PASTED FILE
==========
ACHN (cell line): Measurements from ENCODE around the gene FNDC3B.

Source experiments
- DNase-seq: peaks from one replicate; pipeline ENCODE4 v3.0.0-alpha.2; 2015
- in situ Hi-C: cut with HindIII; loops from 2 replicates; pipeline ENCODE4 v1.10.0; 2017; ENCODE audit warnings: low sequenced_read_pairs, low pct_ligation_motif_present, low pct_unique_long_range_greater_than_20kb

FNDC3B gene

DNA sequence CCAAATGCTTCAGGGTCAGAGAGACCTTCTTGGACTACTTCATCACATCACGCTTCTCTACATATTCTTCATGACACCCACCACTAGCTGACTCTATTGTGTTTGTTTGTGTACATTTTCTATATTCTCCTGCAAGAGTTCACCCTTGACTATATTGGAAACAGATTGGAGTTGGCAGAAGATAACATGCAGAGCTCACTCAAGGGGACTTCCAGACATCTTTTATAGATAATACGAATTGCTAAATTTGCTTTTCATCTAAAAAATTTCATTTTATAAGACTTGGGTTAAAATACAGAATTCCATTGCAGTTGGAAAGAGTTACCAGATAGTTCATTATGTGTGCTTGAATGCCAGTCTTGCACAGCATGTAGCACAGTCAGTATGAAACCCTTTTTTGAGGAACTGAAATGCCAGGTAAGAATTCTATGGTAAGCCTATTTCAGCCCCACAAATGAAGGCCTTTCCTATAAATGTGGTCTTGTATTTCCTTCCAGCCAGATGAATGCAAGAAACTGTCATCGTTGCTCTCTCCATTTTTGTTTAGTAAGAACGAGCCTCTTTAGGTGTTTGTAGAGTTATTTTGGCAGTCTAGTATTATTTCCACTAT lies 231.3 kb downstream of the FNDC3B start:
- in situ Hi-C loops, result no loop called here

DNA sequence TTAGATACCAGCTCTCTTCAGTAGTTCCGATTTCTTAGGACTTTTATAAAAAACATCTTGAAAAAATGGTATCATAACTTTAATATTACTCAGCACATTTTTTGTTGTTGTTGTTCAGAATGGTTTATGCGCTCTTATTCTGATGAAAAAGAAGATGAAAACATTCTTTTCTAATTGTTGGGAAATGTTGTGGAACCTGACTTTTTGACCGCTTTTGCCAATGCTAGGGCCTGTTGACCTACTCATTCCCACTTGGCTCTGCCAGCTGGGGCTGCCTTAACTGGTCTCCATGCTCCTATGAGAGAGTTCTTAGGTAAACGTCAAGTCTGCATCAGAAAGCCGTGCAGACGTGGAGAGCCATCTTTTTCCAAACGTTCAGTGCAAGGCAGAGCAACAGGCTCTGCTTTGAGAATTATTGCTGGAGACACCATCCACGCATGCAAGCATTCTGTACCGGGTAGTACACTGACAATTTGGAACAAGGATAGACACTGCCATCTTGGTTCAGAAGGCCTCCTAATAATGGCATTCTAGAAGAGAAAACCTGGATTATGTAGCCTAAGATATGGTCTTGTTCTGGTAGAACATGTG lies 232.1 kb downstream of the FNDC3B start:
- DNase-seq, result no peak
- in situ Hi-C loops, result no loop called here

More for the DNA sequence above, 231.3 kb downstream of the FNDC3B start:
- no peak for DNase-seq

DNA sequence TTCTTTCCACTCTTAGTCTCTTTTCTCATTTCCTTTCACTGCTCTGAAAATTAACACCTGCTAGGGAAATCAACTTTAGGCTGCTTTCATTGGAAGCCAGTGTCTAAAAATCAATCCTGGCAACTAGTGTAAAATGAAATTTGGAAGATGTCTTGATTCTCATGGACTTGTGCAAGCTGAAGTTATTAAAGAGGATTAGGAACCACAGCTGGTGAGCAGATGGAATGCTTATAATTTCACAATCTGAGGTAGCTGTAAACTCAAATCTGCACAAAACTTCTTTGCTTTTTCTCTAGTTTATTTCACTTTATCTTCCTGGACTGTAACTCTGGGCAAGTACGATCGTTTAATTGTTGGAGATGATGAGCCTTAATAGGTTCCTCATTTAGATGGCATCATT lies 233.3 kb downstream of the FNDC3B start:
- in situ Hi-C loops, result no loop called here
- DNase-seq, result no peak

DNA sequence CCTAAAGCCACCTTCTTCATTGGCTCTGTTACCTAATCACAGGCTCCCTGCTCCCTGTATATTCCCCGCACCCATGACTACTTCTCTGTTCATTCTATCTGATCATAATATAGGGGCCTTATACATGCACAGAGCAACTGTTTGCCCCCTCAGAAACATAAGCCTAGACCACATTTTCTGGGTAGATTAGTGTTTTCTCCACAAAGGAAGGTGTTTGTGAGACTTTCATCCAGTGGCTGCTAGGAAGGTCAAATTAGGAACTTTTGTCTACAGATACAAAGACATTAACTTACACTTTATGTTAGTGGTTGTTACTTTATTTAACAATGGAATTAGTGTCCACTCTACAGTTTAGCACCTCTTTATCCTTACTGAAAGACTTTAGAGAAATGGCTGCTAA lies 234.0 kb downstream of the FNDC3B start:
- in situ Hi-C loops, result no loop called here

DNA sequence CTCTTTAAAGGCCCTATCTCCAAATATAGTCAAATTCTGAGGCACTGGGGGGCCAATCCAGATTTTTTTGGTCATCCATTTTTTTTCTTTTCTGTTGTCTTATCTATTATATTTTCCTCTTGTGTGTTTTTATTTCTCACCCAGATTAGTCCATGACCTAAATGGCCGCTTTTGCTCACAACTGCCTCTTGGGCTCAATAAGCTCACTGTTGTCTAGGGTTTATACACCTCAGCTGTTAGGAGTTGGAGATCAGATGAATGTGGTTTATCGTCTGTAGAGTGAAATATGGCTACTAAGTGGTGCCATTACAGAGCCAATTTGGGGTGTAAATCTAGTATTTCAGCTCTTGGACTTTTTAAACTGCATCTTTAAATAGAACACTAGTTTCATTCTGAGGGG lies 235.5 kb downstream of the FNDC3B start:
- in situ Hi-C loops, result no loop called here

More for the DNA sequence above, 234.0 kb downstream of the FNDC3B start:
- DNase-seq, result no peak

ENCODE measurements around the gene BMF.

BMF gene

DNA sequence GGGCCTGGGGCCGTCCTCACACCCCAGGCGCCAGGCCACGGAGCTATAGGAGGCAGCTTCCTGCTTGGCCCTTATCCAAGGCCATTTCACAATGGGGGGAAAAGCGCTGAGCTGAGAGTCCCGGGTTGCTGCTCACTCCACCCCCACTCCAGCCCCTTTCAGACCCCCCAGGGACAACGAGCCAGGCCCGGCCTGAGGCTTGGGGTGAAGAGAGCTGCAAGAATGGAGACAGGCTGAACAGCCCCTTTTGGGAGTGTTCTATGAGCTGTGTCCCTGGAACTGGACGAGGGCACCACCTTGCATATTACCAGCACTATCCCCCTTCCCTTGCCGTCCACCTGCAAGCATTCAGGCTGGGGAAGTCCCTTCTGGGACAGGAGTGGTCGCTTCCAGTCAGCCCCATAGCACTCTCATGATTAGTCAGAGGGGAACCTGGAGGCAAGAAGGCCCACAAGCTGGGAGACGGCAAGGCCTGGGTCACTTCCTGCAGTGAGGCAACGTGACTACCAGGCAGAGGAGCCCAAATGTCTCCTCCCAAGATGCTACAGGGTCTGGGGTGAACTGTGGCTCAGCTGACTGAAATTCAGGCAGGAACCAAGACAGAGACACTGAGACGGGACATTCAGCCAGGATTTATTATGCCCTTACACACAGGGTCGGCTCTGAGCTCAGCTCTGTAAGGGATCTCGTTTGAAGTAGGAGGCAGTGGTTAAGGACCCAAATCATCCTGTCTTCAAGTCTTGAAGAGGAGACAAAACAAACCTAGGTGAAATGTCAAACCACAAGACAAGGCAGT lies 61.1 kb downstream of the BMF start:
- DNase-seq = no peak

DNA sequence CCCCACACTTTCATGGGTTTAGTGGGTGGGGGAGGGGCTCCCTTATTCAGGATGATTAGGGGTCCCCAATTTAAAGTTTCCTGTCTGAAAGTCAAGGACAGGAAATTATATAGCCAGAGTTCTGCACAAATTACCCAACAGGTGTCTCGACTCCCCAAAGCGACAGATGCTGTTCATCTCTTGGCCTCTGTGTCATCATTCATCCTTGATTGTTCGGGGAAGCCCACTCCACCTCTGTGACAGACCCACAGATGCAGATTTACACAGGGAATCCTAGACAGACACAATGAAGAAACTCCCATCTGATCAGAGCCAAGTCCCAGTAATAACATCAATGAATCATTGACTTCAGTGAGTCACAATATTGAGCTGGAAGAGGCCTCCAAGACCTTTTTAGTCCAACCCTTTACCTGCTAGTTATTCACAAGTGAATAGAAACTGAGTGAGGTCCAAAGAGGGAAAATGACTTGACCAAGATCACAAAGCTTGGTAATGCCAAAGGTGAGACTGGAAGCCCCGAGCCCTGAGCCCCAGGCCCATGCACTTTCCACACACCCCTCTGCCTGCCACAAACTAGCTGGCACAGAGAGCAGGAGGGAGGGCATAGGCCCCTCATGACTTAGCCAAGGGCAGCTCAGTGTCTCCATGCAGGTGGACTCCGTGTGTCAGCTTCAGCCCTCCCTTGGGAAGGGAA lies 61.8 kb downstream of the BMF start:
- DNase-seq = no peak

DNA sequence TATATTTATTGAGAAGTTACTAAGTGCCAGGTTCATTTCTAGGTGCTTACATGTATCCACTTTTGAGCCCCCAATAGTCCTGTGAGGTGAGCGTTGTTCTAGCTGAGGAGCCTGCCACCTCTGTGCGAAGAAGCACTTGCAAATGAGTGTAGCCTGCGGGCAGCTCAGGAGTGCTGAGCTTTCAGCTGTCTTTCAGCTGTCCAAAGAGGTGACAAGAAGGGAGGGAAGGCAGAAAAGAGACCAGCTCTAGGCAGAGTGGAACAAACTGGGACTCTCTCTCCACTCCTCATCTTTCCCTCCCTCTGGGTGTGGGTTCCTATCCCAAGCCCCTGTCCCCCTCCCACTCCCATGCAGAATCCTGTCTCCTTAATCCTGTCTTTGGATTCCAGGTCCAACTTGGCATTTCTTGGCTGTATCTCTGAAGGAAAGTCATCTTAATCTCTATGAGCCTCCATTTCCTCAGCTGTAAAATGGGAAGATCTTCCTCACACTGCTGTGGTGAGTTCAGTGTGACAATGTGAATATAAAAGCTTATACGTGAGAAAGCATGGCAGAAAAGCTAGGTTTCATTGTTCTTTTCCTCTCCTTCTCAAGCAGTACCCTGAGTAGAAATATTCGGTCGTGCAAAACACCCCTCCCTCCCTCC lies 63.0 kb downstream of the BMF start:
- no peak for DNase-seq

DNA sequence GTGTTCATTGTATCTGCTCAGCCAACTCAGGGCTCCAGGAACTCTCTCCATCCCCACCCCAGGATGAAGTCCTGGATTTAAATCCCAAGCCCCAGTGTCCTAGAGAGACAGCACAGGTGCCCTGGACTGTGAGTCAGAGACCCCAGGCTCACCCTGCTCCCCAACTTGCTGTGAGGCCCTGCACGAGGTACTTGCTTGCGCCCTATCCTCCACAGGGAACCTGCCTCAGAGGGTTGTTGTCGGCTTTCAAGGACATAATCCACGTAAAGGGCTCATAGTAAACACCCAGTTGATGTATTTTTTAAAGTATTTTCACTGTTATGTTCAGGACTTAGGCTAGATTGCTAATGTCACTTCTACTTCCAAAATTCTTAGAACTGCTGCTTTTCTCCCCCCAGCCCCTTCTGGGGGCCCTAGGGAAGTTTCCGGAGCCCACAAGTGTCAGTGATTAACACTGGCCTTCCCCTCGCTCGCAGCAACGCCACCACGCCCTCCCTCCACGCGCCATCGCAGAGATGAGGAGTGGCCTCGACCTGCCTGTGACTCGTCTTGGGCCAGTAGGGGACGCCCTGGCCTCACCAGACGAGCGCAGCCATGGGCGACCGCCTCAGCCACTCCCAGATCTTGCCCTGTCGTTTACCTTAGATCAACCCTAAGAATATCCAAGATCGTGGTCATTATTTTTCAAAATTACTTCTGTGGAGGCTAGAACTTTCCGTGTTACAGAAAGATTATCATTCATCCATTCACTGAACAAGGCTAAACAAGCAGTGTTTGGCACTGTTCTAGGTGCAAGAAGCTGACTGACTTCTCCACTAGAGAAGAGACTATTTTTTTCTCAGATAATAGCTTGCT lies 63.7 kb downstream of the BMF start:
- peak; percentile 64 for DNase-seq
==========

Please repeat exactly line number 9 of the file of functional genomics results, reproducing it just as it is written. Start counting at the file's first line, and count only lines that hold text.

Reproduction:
- DNase-seq, result no peak